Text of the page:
Still wait­ing for the sun The Jay­hawks


Pasatiempo - - NEWS - Jen­nifer Levin

Pag­ing Mr. Proust, the new al­bum by The Jay­hawks, is si­mul­ta­ne­ously fa­mil­iar and new. The 12 songs hark back to past al­bums while dis­play­ing a tell­tale ma­tu­rity in the lyrics and mu­si­cian­ship. The band’s first ma­jor-la­bel re­lease, Hol­ly­wood Town Hall, came out on Def Amer­i­can Record­ings in 1992, but at that point the band had been play­ing to­gether since the mid-1980s in Min­neapo­lis. Their sound is a re­laxed and nat­u­ral ab­sorp­tion of lo­cal in­flu­ences like the Re­place­ments and Hüsker Dü, as well as other mu­si­cal styles emerg­ing at the time, in­clud­ing grunge, Amer­i­cana, and al­ter­na­tive coun­try — the last of which they are some­times cred­ited with launch­ing. Lead singer and gui­tarist Gary Louris still feels this is “grossly in­ac­cu­rate.”

“If you look at the songs them­selves — the struc­tures, the lyrics — you’ll find pop and rock songs, though they have el­e­ments of tra­di­tional mu­sic in the way they’re pre­sented. Some songs are folk songs, but we are more Bri­tish folk than Amer­i­can,” Louris told

Pasatiempo in ad­vance of The Jay­hawks’ free con­cert at the Rai­l­yard Plaza on Fri­day, July 29. “La­bels are frus­trat­ing be­cause, I al­ways think, they’re lazy, they’re clichéd, they’re short­hand, and they can elim­i­nate an au­di­ence be­fore they even re­ally get to know what you’re about. It’s frus­trat­ing be­cause there’s noth­ing you can do about it. Peo­ple just slap them on you. I don’t know who we sound like other than our­selves, and maybe that’s a good thing.”

What The Jay­hawks sound like is the back­ground mu­sic for an in­de­pen­dent movie in the mid-1990s — think Noah Baum­bach’s Kick­ing and Scream­ing or Nicole Holofcener’s Walk­ing and Talk­ing — whether or not they ap­pear on any such sound­tracks. (Freedy John­ston and Billy Bragg, who have played to­gether on the same bill, are the ac­tual artists fea­tured promi­nently in those movies. They sound noth­ing like one an­other, though they both sound just a lit­tle like The Jay­hawks.) With Louris’ ap­peal­ingly plain­tive, twangy har­monies, for a cer­tain gen­er­a­tion, The Jay­hawks are the bar band you re­mem­ber fondly for how they al­ways caught your mood. They are your older brother’s friends who used to play in your garage. They were your fa­vorite group on that mixtape you lost when you moved out of your col­lege dorm. To­mor­row the Green Grass, re­leased in 1995 on Amer­i­can Record­ings, opens with the sing-along-style lines of “Blue,” which do a lot of work to­ward epit­o­miz­ing the self-loathing malaise of­ten at­trib­uted to Gen­er­a­tion X, even though The Jay­hawks are tech­ni­cally among the youngest of baby boomers: “Where have all my friends gone?/ They’ve all dis­ap­peared./Turned around maybe one day, you’re all that was there./Stood by on be­liev­ing, stood by on my own./Al­ways thought I was some­one, turned out I was wrong.”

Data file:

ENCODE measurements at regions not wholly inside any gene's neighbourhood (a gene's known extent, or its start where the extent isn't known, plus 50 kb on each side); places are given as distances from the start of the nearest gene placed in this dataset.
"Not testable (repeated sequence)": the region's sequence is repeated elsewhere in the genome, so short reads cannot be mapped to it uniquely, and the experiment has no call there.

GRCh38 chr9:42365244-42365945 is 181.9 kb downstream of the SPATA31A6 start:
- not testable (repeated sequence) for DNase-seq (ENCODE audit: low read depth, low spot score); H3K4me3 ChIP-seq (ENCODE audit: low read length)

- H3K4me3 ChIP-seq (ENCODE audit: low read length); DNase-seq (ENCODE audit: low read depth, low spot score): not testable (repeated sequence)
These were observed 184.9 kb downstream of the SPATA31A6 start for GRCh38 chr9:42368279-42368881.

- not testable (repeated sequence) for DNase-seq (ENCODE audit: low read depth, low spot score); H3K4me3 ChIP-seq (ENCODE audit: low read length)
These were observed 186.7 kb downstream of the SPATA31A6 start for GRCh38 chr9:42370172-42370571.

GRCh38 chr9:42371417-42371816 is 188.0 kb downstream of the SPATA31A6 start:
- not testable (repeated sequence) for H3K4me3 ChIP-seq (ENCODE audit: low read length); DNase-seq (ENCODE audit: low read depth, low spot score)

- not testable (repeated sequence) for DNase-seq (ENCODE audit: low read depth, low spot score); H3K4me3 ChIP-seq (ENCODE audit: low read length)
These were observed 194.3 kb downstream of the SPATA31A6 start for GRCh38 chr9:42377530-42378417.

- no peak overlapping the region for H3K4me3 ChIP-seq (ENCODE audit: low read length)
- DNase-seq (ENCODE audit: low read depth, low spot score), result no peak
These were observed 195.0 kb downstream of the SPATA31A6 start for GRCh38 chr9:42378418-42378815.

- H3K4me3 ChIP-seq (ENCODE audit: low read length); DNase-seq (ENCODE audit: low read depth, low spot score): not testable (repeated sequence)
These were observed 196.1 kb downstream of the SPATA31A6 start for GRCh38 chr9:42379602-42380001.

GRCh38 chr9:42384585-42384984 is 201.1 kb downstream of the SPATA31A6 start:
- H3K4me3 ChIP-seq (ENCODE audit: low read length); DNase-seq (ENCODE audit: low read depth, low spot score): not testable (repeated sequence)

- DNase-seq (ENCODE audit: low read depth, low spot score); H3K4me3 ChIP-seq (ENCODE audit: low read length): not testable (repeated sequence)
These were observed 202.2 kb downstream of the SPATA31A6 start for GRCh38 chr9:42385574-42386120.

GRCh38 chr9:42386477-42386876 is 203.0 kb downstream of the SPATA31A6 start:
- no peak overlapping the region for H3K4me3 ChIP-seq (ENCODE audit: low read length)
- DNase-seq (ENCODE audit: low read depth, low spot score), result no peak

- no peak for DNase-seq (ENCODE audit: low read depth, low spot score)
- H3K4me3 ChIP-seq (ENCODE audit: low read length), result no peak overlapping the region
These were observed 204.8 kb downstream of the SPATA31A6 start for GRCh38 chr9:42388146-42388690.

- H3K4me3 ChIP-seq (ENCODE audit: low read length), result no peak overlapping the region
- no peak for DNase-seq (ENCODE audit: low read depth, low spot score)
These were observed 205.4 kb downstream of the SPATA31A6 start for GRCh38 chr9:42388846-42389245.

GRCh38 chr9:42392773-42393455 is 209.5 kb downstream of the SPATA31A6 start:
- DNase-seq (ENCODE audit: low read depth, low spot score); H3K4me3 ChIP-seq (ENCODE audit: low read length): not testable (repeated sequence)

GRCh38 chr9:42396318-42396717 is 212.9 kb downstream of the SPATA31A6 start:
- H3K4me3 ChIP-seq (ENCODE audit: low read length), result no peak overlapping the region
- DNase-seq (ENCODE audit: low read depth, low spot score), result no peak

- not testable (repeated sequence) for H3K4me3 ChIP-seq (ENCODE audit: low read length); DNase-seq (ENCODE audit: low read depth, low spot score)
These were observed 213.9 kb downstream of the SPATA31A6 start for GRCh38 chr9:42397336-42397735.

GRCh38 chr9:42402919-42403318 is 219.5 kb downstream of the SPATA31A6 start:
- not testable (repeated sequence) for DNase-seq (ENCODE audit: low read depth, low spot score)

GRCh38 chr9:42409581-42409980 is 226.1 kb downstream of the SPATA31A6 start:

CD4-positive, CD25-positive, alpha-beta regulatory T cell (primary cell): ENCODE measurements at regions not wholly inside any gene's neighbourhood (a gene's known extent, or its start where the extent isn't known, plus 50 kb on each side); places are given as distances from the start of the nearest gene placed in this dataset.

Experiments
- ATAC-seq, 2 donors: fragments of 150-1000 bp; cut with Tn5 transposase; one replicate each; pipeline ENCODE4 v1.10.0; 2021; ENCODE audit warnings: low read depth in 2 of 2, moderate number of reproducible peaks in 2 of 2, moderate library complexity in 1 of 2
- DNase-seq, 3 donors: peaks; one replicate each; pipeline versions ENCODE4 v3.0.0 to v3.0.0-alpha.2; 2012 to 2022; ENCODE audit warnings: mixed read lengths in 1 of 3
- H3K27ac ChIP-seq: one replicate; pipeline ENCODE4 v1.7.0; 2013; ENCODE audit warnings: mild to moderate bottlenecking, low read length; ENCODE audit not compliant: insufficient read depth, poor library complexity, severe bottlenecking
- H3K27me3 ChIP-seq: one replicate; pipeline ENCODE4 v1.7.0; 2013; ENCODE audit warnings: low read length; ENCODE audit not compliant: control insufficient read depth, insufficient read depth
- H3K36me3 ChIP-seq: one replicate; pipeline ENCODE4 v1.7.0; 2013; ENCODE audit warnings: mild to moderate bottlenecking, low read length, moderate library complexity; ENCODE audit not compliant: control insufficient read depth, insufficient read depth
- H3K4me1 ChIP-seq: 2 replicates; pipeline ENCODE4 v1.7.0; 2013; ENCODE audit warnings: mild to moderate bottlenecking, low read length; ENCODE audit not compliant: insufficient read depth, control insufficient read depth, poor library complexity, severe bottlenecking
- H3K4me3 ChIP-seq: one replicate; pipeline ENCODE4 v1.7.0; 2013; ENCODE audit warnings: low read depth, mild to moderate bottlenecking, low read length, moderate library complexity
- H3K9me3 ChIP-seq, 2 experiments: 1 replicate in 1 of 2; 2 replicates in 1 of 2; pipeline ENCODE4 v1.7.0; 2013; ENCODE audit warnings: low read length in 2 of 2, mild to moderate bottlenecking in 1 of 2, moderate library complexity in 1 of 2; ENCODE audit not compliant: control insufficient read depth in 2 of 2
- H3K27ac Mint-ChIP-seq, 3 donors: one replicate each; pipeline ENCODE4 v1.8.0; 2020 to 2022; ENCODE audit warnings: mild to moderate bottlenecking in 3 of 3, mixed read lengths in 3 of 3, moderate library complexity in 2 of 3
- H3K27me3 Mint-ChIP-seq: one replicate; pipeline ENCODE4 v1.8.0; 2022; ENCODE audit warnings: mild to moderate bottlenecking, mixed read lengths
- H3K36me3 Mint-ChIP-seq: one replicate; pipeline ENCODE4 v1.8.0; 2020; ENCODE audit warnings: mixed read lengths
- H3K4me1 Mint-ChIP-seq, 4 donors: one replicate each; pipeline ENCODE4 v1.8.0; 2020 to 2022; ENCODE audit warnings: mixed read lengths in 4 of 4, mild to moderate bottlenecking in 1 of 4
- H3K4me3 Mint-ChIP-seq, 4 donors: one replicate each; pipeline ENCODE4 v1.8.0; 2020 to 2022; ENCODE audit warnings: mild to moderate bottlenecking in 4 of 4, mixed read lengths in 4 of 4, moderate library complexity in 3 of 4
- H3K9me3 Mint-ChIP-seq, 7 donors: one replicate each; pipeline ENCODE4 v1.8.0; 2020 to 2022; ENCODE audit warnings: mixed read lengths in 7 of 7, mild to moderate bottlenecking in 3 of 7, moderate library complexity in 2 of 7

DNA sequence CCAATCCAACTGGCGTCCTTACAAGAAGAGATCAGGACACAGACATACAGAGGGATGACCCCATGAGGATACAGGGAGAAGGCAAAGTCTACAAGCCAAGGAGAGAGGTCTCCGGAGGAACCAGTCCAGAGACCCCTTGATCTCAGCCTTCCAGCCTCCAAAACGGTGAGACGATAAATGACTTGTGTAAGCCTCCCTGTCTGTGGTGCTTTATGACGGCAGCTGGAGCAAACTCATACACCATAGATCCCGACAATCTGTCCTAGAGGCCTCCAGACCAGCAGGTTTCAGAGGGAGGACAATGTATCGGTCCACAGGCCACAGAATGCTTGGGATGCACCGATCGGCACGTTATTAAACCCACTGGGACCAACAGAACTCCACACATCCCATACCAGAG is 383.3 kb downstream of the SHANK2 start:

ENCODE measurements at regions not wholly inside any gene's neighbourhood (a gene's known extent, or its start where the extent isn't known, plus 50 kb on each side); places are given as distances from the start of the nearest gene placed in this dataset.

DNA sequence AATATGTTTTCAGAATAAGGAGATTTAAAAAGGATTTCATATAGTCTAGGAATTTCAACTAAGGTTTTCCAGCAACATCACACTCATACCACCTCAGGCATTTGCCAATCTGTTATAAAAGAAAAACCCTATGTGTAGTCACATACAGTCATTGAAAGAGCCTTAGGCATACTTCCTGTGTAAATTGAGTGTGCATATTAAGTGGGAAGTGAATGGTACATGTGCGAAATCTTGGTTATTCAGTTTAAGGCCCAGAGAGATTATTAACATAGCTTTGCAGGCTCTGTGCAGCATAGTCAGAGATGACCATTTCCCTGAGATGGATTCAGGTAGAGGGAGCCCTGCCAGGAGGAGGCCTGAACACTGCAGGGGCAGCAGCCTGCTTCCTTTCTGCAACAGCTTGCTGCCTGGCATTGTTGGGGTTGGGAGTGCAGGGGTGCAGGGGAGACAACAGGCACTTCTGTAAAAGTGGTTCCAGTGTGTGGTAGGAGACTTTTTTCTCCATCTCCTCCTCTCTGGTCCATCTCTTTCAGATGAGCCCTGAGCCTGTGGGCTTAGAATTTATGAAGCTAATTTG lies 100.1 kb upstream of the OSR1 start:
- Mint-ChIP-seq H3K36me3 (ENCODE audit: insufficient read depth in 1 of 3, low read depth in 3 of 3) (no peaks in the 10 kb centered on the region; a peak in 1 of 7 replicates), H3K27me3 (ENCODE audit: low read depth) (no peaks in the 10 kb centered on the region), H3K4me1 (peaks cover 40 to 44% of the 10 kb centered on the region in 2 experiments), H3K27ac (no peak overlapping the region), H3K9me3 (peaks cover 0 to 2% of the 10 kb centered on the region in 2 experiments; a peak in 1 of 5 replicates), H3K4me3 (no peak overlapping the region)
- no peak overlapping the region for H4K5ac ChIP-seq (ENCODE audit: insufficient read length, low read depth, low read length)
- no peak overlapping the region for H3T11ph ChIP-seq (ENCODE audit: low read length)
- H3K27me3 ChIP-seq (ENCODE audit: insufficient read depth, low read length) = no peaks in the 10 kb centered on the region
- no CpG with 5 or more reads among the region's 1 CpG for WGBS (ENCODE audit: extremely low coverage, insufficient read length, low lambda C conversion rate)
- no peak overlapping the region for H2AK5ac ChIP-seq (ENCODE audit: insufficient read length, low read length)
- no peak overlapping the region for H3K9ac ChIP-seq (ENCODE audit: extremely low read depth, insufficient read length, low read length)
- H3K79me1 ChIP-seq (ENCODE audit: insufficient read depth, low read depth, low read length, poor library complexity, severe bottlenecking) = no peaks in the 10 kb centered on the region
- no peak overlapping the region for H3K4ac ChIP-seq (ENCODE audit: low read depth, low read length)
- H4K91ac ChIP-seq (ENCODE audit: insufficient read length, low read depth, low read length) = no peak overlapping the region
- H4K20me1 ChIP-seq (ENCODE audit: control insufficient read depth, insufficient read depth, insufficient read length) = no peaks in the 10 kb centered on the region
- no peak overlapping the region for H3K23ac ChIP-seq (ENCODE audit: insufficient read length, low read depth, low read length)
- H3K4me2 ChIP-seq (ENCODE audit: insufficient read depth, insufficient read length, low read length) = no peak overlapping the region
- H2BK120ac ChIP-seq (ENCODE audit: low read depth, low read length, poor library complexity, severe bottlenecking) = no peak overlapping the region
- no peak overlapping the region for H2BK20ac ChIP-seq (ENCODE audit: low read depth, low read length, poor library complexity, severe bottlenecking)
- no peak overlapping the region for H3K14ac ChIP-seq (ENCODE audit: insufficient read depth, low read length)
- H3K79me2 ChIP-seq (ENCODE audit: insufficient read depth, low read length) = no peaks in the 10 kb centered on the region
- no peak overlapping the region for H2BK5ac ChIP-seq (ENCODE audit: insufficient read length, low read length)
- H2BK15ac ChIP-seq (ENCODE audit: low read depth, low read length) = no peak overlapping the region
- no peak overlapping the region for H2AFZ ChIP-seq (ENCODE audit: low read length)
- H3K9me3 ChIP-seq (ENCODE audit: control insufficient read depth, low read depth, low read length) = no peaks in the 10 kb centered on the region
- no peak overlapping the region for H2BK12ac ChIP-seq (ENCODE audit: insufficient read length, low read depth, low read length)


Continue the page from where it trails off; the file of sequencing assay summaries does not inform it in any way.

Af­ter To­mor­row the Green Grass, found­ing mem­ber Mark Ol­son left the band. Louris, as well as bassist Marc Perl­man, have been the stal­warts, joined in 1992 by key­boardist Karen Grot­berg, who has come and gone a bit but has been steady since 2008, and in 1995 by drum­mer Tim O’Rea­gan. The Jay­hawks took a hia­tus from 2004 to 2009, at which time Ol­son re­united with the band, but left again a few years later af­ter dis­cord with Louris. De­spite time away from each other and what Louris re­ferred to as “per­son­nel changes,” the re­main­ing mem­bers of The Jay­hawks tour and make al­bums pretty steadily.